This paper examines changes in marriage as an institution for rearing children in the United States. It reviews the effects of marital instability and living arrangements on children's welfare, and focuses on how children's economic, emotional, and social needs are met when parents separate. The review shows that changes in marriage and childrearing have different consequences for women and men. For women, marriage and parenthood are distinct institutions. Women provide for children's needs, whether or not the women are married to their children's fathers. For men, marriage defines responsibilities to children. At divorce, men typically disengage from their biological children. When men remarry they may acquire new children whom they help to support. The review describes the effects on children of divorced mothers' and fathers' varying commitments to childrearing. It considers the difficulties that divorced parents experience when they try to continue to share responsibilities for children after separation, and it suggests avenues for future research.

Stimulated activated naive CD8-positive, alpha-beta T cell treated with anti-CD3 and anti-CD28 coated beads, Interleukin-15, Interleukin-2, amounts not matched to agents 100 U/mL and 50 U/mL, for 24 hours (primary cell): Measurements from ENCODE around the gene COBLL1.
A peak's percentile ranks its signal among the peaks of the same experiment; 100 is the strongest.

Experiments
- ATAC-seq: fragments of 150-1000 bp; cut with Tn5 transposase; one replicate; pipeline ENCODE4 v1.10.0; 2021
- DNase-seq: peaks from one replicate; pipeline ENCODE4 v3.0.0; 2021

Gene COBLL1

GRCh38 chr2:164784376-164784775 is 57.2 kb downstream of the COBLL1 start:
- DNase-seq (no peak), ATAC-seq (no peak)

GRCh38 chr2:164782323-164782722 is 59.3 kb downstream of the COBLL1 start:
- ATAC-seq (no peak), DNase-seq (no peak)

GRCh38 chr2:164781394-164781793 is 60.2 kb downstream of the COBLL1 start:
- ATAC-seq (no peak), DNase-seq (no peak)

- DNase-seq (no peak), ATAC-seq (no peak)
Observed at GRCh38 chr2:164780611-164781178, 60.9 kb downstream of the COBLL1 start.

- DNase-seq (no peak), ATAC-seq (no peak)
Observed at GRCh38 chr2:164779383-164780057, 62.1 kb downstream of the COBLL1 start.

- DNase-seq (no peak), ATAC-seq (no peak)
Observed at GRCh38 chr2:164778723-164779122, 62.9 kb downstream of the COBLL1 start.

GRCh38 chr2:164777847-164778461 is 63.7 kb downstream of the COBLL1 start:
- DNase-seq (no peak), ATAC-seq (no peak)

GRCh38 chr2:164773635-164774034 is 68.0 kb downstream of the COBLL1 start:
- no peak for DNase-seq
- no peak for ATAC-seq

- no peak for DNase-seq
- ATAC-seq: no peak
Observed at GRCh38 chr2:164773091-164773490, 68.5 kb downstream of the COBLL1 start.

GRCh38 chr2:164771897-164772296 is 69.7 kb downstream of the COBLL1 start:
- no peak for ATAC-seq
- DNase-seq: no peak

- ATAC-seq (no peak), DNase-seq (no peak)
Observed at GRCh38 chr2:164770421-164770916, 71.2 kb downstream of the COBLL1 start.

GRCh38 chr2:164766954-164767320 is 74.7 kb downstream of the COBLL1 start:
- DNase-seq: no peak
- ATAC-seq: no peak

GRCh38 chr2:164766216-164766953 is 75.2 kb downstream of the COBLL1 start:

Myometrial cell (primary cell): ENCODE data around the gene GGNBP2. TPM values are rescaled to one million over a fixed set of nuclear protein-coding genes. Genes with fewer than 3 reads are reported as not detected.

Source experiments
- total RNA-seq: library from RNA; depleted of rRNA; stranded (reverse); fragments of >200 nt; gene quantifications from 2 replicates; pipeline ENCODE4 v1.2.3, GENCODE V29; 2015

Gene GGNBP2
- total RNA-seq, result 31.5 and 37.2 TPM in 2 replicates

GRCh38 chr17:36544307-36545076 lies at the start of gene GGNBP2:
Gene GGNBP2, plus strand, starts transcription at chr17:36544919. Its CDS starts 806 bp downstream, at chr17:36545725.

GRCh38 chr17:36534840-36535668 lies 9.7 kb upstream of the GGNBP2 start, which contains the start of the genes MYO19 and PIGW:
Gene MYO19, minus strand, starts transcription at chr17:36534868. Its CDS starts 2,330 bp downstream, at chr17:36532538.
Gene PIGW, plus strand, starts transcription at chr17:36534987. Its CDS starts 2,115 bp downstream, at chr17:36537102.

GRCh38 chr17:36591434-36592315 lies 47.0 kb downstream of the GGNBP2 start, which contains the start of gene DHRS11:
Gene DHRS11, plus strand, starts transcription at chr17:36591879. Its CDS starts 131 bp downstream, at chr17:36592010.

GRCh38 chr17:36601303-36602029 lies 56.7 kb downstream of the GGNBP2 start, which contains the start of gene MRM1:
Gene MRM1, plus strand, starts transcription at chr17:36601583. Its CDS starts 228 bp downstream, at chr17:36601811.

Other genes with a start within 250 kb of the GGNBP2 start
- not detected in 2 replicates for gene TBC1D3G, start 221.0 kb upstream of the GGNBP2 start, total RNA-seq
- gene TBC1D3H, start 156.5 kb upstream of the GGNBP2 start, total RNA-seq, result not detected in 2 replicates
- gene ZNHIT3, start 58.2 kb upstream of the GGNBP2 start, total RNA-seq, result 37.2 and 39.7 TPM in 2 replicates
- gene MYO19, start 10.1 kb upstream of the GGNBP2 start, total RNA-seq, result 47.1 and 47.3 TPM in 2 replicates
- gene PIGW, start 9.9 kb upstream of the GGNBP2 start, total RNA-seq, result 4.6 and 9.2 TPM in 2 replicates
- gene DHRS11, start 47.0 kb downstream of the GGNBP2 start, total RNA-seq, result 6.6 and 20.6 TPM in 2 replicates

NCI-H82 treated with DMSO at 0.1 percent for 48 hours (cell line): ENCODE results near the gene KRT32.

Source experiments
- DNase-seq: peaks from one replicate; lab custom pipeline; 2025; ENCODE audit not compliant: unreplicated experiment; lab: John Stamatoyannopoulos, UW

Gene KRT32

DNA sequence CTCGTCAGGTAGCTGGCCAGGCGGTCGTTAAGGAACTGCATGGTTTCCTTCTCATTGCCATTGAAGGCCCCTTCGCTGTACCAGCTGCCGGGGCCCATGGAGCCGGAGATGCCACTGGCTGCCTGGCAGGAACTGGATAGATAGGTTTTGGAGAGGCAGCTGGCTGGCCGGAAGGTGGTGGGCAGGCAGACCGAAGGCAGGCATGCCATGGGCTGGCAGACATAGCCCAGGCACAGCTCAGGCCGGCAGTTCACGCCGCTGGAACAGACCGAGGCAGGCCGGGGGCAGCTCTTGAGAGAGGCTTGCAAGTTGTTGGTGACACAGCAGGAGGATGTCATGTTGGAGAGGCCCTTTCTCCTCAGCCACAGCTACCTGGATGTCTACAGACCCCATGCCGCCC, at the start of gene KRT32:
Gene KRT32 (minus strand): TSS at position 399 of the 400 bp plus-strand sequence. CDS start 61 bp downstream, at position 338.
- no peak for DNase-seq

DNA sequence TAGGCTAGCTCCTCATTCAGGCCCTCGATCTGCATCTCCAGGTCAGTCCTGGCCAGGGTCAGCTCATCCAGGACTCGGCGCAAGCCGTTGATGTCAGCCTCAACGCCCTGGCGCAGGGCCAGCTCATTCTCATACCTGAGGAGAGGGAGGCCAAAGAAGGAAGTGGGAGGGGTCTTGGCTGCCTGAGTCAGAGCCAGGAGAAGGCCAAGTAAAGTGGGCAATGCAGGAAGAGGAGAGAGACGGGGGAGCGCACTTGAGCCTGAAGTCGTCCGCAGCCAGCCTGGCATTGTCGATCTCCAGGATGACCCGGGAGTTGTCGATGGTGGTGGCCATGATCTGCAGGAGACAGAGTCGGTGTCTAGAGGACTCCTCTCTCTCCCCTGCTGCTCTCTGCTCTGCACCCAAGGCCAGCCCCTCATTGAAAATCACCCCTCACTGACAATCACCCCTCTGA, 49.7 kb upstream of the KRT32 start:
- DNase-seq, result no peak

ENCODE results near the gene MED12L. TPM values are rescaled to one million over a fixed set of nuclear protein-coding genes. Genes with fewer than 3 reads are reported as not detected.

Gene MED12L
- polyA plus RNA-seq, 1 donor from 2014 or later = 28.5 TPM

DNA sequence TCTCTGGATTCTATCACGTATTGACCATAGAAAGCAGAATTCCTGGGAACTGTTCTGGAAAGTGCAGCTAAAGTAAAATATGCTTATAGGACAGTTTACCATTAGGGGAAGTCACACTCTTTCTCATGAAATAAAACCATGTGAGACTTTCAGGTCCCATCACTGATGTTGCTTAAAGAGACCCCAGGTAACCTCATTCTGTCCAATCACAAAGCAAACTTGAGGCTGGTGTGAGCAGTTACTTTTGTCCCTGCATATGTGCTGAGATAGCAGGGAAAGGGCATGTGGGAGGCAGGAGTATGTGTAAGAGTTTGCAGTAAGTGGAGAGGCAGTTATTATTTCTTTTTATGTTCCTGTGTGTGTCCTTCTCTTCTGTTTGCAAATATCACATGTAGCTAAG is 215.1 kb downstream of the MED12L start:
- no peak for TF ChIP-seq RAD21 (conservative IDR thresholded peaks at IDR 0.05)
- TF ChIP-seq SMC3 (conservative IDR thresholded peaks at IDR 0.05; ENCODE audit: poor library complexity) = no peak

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  • Article Type: Review Article
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